CDC director: "We can stop" Ebola from spreading

The director of the Centers for Disease Control and Prevention (CDC) said in an interview on CBS' "Face the Nation" that he is confident that the Ebola outbreak in West Africa can be stopped and likely won't reach the U.S.

"The plain fact is, we can stop it. We can stop it from spreading in hospitals and we can stop it in Africa [which] is really the source of the epidemic and where we're surging our response so that we can control it there," Tom Frieden said in an interview Sunday. He noted that the U.S. has helped stop every previous outbreak of the deadly virus, even though it's not easy.

Frieden said he was encouraged by the apparent improvement of Kent Brantly, an American doctor from Texas who contracted the disease in Liberia but arrived back in the U.S. on Saturday for treatment.

He said that he couldn't "predict the future" on whether Brantly would survive, but said that his signs of improvement - such as being able to walk out of the ambulance in his protective suit - are very important.

His wife and two children who visited him in Liberia are on a 21-day fever watch but Frieden said it is unlikely they are at risk of contracting the disease because they are not believed to have had contact with him when he was sick.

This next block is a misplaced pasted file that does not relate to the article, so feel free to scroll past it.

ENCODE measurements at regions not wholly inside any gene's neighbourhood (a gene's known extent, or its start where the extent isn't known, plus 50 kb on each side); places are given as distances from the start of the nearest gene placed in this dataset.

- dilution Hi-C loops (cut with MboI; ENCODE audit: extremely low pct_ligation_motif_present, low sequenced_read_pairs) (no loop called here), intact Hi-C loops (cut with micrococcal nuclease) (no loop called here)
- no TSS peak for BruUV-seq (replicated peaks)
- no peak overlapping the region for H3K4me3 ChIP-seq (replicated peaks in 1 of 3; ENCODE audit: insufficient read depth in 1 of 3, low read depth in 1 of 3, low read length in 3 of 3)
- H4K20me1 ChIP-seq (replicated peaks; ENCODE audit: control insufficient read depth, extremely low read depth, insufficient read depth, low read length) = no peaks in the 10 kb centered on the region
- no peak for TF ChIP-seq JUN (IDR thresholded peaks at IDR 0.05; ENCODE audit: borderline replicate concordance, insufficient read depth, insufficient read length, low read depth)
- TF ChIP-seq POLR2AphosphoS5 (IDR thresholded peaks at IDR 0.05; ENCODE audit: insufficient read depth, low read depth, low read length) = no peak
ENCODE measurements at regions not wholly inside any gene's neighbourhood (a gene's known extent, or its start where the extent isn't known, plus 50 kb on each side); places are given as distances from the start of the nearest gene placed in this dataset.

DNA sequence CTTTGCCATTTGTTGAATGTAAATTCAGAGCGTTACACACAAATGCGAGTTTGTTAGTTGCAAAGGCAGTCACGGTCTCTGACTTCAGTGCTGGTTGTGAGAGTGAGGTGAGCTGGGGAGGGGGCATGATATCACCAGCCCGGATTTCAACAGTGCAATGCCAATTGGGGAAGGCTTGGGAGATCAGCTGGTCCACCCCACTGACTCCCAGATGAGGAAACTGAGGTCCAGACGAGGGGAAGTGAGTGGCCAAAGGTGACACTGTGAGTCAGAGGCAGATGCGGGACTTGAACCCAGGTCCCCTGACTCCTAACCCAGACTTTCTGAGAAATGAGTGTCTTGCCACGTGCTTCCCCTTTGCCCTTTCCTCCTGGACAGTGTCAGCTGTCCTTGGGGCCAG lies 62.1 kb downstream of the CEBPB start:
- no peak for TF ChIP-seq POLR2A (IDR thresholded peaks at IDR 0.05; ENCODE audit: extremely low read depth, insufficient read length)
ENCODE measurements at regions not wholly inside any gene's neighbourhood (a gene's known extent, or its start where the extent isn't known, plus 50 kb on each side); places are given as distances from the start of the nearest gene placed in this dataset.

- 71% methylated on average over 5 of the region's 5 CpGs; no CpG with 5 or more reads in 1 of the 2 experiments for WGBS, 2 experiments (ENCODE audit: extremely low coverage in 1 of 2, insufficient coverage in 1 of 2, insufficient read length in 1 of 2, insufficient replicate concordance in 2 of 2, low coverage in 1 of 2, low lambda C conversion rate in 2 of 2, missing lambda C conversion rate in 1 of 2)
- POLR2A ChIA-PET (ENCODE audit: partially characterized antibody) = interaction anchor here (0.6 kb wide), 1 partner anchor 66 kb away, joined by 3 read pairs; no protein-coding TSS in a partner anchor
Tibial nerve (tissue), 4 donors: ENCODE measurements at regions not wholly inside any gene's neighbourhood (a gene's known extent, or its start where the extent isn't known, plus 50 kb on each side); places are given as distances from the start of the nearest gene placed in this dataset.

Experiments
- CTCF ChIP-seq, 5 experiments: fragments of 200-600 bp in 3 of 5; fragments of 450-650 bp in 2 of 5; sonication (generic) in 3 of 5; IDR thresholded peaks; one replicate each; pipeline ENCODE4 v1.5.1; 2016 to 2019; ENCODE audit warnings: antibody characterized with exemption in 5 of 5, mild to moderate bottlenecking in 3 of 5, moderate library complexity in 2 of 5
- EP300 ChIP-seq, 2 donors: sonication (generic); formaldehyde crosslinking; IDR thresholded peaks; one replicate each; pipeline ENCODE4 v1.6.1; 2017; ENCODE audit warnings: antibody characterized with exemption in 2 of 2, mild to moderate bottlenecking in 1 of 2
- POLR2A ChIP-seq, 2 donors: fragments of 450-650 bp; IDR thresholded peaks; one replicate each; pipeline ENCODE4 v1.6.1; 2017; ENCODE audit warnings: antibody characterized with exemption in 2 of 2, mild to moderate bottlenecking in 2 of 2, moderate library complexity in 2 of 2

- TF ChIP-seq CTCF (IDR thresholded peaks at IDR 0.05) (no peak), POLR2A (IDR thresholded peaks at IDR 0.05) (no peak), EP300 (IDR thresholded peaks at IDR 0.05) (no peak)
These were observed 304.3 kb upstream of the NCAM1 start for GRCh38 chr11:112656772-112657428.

"The fact is that when patients are exposed to Ebola but not sick, they cannot infect others. It doesn't spread casually and it doesn't spread from someone who's not sick," he said.

CBS News chief medical correspondent Dr. Jon LaPook noted that the disease can only be spread "by direct contact with body fluids and very specifically it is not spread through the air."

"If you're sitting across the aisle in a plane, in a subway from someone who is coughing you're not going to get it that way," LaPook said.

Both Ebola experts and the CDC say it is highly unlikely there would be an outbreak in the U.S., even though Frieden said it's possible there could be additional cases. He said the disease spreads so quickly in Africa because there isn't good infection control and because people often touch the bodies of Ebola victims during the burial process.

"It's not going to spread widely in the U.S. Could we have another person here, could we have a case or two? Not impossible. We say in medicine never say never. But we know how to stop it here," he said.

White House senior adviser Valerie Jarrett said she is not concerned about the arrival of several African leaders for a summit this week.

"We are working very closely...with the CDC. We're making sure that we're going to observe any necessary protocols for screening," she said. "But we're confident that the summit will be a huge success."

Frieden also said the CDC has taken steps to address the several cases this year where the agency mishandled samples of anthrax and avian flu.

"There were lapses in our laboratory. Fortunately, we identified them and reported them before anyone got harmed and before there was any release of anything into the community," he said. "But that really shows the importance of being meticulous with infection control. We're doing that in our labs now. We're working around the clock to make them among the safest in the world."

  • Rebecca Kaplan

    Rebecca Kaplan is a political reporter for CBSNews.com.

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